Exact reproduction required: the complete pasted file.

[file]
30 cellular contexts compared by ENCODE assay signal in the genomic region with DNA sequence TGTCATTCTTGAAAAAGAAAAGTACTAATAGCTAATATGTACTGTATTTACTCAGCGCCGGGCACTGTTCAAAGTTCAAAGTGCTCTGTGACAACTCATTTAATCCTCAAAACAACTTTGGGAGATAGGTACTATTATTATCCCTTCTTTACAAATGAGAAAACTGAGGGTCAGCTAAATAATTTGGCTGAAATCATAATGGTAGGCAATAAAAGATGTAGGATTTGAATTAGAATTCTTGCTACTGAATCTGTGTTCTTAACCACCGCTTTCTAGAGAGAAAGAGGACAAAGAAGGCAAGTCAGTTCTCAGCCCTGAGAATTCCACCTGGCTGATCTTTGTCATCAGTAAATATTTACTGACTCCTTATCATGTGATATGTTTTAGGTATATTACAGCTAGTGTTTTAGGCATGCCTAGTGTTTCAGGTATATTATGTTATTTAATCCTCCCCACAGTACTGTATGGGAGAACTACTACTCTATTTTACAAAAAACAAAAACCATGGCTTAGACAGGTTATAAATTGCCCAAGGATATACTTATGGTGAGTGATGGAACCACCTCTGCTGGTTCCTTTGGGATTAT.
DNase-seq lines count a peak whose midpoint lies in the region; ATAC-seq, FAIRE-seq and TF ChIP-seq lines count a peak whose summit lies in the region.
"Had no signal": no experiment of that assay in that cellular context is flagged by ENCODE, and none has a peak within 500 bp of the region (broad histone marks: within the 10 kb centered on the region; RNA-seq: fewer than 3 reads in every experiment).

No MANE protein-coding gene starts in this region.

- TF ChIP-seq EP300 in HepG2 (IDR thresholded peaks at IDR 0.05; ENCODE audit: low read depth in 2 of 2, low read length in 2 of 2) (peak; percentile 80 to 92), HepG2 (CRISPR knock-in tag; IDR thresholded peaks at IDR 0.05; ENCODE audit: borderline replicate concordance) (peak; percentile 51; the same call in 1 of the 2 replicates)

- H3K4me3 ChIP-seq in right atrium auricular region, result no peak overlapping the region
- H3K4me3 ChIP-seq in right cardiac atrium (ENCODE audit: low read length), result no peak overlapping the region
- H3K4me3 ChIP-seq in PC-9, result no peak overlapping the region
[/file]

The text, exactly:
30 cellular contexts compared by ENCODE assay signal in the genomic region with DNA sequence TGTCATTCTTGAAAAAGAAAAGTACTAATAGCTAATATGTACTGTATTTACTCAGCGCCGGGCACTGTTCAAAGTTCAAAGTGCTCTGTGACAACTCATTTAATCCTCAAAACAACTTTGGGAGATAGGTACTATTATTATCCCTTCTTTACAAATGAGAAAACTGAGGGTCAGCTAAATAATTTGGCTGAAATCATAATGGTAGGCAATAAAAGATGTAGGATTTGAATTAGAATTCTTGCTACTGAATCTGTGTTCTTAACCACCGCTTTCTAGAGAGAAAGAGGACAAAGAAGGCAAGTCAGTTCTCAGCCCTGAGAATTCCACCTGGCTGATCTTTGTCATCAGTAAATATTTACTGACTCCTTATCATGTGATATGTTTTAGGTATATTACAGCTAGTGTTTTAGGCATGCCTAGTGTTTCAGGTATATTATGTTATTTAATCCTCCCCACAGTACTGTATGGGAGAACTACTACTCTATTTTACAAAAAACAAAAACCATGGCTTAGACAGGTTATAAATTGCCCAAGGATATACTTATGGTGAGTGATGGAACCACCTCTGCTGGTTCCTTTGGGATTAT.
DNase-seq lines count a peak whose midpoint lies in the region; ATAC-seq, FAIRE-seq and TF ChIP-seq lines count a peak whose summit lies in the region.
"Had no signal": no experiment of that assay in that cellular context is flagged by ENCODE, and none has a peak within 500 bp of the region (broad histone marks: within the 10 kb centered on the region; RNA-seq: fewer than 3 reads in every experiment).

No MANE protein-coding gene starts in this region.

- TF ChIP-seq EP300 in HepG2 (IDR thresholded peaks at IDR 0.05; ENCODE audit: low read depth in 2 of 2, low read length in 2 of 2) (peak; percentile 80 to 92), HepG2 (CRISPR knock-in tag; IDR thresholded peaks at IDR 0.05; ENCODE audit: borderline replicate concordance) (peak; percentile 51; the same call in 1 of the 2 replicates)

- H3K4me3 ChIP-seq in right atrium auricular region, result no peak overlapping the region
- H3K4me3 ChIP-seq in right cardiac atrium (ENCODE audit: low read length), result no peak overlapping the region
- H3K4me3 ChIP-seq in PC-9, result no peak overlapping the region